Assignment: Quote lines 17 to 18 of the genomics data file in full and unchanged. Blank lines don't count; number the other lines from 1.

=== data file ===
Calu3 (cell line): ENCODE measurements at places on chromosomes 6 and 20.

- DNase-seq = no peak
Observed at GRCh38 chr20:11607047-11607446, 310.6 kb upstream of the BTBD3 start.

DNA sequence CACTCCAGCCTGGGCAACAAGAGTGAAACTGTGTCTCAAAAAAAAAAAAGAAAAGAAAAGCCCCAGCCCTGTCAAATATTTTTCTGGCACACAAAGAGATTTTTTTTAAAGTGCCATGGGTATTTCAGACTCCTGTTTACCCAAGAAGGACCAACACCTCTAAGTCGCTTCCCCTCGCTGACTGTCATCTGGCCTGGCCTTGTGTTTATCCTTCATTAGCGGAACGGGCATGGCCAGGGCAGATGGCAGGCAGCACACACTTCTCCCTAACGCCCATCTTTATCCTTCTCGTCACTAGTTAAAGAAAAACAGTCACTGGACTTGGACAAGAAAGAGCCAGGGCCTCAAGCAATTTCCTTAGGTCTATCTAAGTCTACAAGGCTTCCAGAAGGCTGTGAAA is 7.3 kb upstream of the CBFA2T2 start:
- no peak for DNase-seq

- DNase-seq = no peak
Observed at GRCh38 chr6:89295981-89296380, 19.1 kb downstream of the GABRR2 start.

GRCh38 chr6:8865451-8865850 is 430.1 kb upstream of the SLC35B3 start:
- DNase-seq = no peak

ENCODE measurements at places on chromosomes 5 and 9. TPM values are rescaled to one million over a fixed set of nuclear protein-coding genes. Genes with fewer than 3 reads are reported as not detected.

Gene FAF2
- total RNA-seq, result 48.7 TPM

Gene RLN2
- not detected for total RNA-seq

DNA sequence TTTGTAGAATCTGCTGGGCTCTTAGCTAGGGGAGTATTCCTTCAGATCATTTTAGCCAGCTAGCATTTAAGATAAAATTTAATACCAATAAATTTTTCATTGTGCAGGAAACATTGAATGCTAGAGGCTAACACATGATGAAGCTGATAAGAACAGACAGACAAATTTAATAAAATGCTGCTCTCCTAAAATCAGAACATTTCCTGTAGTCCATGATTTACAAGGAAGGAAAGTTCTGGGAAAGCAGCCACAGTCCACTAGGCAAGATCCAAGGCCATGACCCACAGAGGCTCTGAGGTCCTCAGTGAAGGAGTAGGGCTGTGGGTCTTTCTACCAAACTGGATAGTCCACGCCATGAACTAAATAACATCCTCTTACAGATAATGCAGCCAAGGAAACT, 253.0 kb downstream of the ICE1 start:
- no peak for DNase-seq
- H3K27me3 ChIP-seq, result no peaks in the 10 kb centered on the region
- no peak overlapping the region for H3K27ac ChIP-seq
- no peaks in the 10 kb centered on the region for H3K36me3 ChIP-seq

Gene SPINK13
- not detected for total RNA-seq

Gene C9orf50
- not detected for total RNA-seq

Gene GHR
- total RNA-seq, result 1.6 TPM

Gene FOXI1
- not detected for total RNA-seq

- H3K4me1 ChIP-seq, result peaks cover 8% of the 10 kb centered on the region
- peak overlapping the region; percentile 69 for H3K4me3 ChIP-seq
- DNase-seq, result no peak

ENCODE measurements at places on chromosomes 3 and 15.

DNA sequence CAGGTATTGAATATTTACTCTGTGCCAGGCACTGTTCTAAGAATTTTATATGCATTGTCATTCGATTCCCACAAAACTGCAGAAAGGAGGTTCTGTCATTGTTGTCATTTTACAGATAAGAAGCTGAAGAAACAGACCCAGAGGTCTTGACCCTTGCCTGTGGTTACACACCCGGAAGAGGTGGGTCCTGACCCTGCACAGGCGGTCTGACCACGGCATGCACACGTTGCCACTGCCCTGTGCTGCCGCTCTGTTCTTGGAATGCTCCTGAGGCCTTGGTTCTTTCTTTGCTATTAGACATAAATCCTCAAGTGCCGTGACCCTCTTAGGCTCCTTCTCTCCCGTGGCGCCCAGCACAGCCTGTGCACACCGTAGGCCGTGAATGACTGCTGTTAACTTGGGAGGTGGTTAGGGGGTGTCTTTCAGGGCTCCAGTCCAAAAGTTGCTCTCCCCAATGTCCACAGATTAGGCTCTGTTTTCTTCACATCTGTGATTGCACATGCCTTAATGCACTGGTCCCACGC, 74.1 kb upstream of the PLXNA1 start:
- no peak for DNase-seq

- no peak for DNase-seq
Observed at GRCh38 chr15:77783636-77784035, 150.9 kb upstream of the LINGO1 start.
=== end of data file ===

- H3K27me3 ChIP-seq, result no peaks in the 10 kb centered on the region
- no peak overlapping the region for H3K27ac ChIP-seq